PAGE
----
I can't believe it, but we're headed into the first week of the fantasy football postseason.
Time flies, huh?
With the Wild Card weekend in fantasy football on the slate, now is the time to discuss some of the guidelines and rules to finding that ultimate level of success. With that in mind, here is a list of five crucial points that all owners should heed in their quest for a championship.
1. Stick with your studs.
We all know the likes of Tom Brady, Peyton Manning, LaDainian Tomlinson and Randy Moss should always be active in fantasy lineups. But in an unpredictable season where unknowns have shined and injuries have mothballed a number of prominent athletes, a list of new names has been added to the expanded stud categories.
Tony Romo has developed into an absolute star between the white lines, and Derek Anderson has more fantasy points than even Manning after 13 weeks. Ben Roethlisberger has also emerged into a must-start, and Brett Favre (if he's 100 percent) has made a tremendous impact for fantasy football owners. While we all knew about the likes of Tomlinson, Brian Westbrook, Steven Jackson and Joseph Addai heading into the season, an extremely large percentage of the new names to develop into superstars are at the running back position.
Rookie standout Adrian Peterson has been better than advertised in Minnesota and is a must-start runner across the board. Earnest Graham became the starter in Tampa Bay after Cadillac Williams and Michael Pittman both went down with injuries, and he's been an incredible find off the waiver wire. In fact, Graham has developed into a solid and reliable No. 2 fantasy runner.
Much like Graham, Justin Fargas has made a statistical statement as well. In fact, the Southern California product has outscored Westbrook, Addai and Jackson, to name a few, over the past two weeks. Another must-start runner is Jamal Lewis, who has been reborn in Cleveland and has a cake schedule in the fantasy football postseason.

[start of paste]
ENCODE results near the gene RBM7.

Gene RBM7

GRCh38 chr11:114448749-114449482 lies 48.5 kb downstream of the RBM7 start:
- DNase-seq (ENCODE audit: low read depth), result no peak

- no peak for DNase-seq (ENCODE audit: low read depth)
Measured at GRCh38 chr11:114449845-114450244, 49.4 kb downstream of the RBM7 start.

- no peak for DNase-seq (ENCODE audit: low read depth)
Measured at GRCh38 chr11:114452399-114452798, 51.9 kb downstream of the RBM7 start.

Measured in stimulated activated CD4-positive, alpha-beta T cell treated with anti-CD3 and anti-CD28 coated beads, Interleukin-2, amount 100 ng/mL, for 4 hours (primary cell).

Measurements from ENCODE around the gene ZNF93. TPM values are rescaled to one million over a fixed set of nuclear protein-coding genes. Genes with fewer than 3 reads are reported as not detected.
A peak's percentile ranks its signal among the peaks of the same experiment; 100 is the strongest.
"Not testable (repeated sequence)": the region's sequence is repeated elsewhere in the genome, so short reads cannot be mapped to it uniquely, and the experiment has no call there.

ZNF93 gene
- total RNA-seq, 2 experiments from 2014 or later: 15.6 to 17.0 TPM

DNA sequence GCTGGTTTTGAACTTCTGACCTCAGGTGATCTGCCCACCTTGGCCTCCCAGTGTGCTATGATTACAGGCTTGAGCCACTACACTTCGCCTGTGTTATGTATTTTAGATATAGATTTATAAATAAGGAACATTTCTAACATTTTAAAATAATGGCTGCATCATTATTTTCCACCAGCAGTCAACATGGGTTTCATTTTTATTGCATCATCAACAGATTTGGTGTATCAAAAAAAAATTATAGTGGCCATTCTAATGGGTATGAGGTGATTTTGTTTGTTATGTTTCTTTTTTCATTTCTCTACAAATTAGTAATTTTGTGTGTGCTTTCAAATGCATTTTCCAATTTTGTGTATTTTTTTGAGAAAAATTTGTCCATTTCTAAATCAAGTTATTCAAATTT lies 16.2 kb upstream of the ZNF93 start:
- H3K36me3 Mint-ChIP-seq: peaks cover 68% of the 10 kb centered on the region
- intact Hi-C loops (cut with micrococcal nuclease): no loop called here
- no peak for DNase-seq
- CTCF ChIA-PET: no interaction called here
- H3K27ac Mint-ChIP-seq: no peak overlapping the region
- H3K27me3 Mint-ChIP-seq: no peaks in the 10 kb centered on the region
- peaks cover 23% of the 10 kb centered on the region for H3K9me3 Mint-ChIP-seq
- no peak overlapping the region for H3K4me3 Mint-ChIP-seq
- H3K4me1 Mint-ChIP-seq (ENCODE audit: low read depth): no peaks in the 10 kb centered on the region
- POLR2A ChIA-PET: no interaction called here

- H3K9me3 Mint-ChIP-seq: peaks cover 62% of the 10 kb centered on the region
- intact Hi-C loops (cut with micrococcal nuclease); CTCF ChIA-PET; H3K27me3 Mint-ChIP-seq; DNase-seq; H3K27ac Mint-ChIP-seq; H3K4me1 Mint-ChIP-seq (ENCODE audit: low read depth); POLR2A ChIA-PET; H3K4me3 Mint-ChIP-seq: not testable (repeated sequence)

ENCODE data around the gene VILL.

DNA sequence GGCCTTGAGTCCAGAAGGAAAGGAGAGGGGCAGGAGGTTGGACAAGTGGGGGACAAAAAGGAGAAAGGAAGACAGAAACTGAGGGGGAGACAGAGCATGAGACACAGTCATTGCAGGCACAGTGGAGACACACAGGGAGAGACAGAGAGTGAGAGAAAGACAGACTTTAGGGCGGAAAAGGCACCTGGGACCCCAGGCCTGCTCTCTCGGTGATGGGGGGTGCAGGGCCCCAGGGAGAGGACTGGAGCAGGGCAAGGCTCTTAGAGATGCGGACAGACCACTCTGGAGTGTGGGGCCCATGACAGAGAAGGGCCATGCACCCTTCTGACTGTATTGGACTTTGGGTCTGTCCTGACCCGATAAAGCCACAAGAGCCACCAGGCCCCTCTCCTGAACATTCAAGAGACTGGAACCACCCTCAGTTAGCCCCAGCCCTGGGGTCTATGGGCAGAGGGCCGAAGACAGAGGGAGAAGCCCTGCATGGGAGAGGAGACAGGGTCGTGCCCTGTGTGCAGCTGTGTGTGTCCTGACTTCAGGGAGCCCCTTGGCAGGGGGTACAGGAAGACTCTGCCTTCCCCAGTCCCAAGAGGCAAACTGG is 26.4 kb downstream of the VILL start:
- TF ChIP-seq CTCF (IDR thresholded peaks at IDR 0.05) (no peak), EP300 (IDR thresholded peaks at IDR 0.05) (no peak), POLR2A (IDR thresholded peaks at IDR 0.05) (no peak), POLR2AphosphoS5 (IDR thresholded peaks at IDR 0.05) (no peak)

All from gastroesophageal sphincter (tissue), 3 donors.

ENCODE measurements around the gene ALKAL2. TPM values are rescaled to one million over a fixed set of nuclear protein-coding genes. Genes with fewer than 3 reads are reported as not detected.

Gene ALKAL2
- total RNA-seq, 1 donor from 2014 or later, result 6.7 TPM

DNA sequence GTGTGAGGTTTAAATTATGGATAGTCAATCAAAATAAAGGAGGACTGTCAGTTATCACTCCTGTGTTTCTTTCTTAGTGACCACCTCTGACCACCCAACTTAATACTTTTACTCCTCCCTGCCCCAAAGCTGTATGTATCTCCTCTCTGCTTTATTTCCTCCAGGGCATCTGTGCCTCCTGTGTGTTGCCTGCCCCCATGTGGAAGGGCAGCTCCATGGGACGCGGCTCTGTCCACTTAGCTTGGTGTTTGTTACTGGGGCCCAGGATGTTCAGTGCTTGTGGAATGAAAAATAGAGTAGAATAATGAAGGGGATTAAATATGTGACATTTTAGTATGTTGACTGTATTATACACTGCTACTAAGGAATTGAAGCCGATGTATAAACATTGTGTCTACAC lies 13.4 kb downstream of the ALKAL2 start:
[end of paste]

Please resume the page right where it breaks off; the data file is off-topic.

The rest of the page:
Most of the big names at wide receiver and tight end remain the same, as Moss, Terrell Owens, Reggie Wayne, Antonio Gates and Tony Gonzalez have met and exceeded expectations. But breakout athletes such as Braylon Edwards, Greg Jennings and Wes Welker have become valuable assets. The same can be said of Kellen Winslow and Dallas Clark, both of whom are on pace to have their best statistical seasons at the NFL level.
2. Play the best matchups.
As much as I'd love to have a crystal ball or an audience with Nostradamus, there's really one route to take in the examination of the matchups, and that's in the numbers. No one can predict a positive or negative outcome (I make selections based on hard facts), but it's still important to make educated guesses.
Once you've penciled in the stud players into your starting lineup, it's time to make the difficult decisions. But in the examination of the matchups, fantasy owners can make life a little easier on themselves. If you have to decide between two or more players with similar value, take the one whose matchup is easier on paper.
For example, if you're left to choose between Kurt Warner, who faces a weak Cincinnati pass defense, and Donovan McNabb, who faces a Tampa Bay defense that ranks in the top five against the pass, the choice is simple: Warner. Even if McNabb goes out and finishes with more fantasy points than Warner, the bottom line is that you still made the best choice.
Remember that we as fantasy owners can't control what happens on the field.
I'll continue to offer a list of the players with the best and worst matchups in Start 'Em & Sit 'Em through the final week of the regular season, and you can also find much useful information in Gil Brandt's Fantasy football matchups. But since all fantasy teams are so diverse, owners do have to take it upon themselves to do some research.
3. Utilize the waiver wire.
This season has been littered unseen studs and injuries, so the waiver wire has unearthed a ton of hidden jewels like Derek Anderson, Graham and Fargas (to name a few). That should be a lesson to fantasy football owners, as we've moved into the latter portion of the regular season and some players are bound to break down.
A perfect example of this came back in 2004, when Steve McNair was injured and was forced to miss the final five weeks. That created a chance for Billy Volek, who turned into Dan Marino during a three-week stretch that saw him throw for 1,187 yards and 11 touchdowns. His success led countless owners that were diligent on the waiver to an appearance or win in their league's championship.